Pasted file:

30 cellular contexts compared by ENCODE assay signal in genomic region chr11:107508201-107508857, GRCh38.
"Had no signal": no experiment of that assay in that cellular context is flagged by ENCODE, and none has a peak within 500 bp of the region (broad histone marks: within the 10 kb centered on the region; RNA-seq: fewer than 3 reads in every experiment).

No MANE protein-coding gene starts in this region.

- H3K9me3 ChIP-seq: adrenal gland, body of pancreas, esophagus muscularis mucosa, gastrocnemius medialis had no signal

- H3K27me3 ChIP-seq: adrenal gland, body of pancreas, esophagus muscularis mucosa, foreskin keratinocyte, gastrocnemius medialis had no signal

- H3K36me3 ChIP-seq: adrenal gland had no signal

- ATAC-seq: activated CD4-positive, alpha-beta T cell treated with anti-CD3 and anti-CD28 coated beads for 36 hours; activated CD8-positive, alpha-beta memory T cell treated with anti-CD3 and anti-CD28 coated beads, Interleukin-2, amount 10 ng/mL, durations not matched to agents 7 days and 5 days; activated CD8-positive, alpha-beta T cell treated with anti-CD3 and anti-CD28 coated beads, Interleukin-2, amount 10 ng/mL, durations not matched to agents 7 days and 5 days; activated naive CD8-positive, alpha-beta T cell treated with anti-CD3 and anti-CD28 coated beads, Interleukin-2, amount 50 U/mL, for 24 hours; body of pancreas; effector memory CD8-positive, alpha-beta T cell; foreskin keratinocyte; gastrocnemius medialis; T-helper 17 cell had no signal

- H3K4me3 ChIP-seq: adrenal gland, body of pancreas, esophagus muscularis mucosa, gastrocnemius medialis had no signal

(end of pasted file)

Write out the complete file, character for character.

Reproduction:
30 cellular contexts compared by ENCODE assay signal in genomic region chr11:107508201-107508857, GRCh38.
"Had no signal": no experiment of that assay in that cellular context is flagged by ENCODE, and none has a peak within 500 bp of the region (broad histone marks: within the 10 kb centered on the region; RNA-seq: fewer than 3 reads in every experiment).

No MANE protein-coding gene starts in this region.

- H3K9me3 ChIP-seq: adrenal gland, body of pancreas, esophagus muscularis mucosa, gastrocnemius medialis had no signal

- H3K27me3 ChIP-seq: adrenal gland, body of pancreas, esophagus muscularis mucosa, foreskin keratinocyte, gastrocnemius medialis had no signal

- H3K36me3 ChIP-seq: adrenal gland had no signal

- ATAC-seq: activated CD4-positive, alpha-beta T cell treated with anti-CD3 and anti-CD28 coated beads for 36 hours; activated CD8-positive, alpha-beta memory T cell treated with anti-CD3 and anti-CD28 coated beads, Interleukin-2, amount 10 ng/mL, durations not matched to agents 7 days and 5 days; activated CD8-positive, alpha-beta T cell treated with anti-CD3 and anti-CD28 coated beads, Interleukin-2, amount 10 ng/mL, durations not matched to agents 7 days and 5 days; activated naive CD8-positive, alpha-beta T cell treated with anti-CD3 and anti-CD28 coated beads, Interleukin-2, amount 50 U/mL, for 24 hours; body of pancreas; effector memory CD8-positive, alpha-beta T cell; foreskin keratinocyte; gastrocnemius medialis; T-helper 17 cell had no signal

- H3K4me3 ChIP-seq: adrenal gland, body of pancreas, esophagus muscularis mucosa, gastrocnemius medialis had no signal